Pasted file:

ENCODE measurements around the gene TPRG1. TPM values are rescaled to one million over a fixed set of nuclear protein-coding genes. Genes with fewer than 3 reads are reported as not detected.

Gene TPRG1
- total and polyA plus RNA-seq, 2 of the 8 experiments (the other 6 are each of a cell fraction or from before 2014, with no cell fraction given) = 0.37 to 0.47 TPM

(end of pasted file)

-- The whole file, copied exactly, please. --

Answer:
ENCODE measurements around the gene TPRG1. TPM values are rescaled to one million over a fixed set of nuclear protein-coding genes. Genes with fewer than 3 reads are reported as not detected.

Gene TPRG1
- total and polyA plus RNA-seq, 2 of the 8 experiments (the other 6 are each of a cell fraction or from before 2014, with no cell fraction given) = 0.37 to 0.47 TPM